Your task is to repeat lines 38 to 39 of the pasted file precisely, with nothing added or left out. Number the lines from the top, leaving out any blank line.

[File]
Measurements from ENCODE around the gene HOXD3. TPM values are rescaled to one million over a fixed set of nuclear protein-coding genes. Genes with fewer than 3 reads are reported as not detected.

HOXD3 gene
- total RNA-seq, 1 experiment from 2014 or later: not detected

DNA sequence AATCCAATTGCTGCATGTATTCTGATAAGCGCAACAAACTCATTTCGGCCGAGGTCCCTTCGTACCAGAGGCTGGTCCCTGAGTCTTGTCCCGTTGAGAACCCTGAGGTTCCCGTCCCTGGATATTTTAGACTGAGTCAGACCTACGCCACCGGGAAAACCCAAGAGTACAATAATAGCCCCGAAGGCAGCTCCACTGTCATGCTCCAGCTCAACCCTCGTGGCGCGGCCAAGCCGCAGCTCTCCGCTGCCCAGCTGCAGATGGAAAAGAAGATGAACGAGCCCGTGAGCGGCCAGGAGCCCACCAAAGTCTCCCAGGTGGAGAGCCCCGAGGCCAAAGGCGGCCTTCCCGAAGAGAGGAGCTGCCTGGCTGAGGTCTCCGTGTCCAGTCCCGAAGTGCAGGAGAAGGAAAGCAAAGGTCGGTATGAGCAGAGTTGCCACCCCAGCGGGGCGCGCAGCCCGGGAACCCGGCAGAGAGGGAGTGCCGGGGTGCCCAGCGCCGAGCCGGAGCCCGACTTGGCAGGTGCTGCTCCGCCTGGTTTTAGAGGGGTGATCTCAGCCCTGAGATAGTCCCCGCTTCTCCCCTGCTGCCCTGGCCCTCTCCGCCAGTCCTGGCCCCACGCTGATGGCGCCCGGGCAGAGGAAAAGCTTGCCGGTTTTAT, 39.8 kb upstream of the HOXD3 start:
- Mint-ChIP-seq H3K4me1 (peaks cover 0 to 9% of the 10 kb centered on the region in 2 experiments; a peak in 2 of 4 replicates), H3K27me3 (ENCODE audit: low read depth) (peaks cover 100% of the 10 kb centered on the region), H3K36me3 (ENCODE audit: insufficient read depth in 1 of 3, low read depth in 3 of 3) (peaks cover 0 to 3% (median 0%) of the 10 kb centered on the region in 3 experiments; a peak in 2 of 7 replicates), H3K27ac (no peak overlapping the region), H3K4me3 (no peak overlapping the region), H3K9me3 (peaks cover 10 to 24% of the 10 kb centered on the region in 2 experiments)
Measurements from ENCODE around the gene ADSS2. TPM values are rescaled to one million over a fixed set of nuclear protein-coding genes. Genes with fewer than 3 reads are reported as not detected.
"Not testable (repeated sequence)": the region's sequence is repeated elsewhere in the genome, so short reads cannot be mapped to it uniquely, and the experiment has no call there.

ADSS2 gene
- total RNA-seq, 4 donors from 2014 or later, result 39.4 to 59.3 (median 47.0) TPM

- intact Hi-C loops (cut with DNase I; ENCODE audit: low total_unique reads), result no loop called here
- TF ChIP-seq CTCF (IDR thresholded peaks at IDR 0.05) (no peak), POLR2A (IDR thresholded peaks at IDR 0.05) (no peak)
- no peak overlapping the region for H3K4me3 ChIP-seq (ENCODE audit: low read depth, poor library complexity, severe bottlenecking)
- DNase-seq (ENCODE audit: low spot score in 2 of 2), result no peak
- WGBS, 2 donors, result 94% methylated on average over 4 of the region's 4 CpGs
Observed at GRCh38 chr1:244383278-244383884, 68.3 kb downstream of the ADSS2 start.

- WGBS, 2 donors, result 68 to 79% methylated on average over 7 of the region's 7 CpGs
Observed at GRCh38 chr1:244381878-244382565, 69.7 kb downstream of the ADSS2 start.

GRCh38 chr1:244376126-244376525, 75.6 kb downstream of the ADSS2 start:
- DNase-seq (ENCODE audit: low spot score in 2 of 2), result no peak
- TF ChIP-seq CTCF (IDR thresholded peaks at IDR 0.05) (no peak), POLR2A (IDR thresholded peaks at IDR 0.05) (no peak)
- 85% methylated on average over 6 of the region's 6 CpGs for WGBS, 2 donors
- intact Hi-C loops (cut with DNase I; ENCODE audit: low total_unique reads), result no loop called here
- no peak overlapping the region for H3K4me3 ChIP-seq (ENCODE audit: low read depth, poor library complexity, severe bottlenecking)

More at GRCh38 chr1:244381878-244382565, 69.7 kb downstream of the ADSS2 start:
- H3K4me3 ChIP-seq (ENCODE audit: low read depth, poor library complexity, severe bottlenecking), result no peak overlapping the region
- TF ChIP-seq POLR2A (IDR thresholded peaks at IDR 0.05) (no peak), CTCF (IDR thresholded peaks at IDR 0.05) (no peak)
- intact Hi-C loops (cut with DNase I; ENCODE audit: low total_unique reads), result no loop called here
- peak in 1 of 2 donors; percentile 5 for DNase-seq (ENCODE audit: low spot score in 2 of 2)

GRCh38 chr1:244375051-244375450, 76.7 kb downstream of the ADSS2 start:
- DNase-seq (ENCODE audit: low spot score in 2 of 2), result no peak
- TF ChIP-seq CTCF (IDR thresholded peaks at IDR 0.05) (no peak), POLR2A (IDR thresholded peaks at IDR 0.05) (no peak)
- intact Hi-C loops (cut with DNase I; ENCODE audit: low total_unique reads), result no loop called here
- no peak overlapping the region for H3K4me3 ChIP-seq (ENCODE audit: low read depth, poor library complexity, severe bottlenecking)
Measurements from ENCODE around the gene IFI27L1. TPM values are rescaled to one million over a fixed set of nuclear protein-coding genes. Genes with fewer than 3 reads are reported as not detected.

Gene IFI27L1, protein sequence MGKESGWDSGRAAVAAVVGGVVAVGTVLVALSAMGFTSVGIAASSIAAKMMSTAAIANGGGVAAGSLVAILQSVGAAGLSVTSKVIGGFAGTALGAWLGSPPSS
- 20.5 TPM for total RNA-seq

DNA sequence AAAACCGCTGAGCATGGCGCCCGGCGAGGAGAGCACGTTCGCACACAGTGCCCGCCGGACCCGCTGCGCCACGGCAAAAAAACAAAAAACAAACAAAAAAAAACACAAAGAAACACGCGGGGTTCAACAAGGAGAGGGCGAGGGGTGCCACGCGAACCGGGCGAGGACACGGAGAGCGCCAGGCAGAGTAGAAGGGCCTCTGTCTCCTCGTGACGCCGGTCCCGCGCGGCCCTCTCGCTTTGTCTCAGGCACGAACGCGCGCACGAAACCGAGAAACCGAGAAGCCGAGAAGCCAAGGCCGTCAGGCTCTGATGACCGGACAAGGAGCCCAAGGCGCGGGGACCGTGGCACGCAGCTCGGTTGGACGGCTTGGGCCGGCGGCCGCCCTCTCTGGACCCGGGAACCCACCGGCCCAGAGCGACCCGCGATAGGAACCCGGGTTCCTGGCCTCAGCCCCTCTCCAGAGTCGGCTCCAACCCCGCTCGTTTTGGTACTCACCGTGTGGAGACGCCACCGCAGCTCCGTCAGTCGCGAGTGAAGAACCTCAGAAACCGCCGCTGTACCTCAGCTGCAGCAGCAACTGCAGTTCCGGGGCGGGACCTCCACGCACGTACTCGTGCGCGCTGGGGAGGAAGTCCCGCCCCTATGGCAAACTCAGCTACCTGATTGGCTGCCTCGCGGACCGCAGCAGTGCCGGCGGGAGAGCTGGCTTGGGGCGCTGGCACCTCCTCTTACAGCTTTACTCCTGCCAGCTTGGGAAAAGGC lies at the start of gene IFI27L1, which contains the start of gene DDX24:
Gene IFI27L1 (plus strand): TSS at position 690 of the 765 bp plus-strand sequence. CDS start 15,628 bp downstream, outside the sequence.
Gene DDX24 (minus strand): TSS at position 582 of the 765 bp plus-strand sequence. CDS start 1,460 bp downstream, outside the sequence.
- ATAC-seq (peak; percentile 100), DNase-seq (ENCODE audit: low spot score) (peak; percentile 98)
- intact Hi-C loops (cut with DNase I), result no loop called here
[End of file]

Gene IFI27L1 (plus strand): TSS at position 690 of the 765 bp plus-strand sequence. CDS start 15,628 bp downstream, outside the sequence.
Gene DDX24 (minus strand): TSS at position 582 of the 765 bp plus-strand sequence. CDS start 1,460 bp downstream, outside the sequence.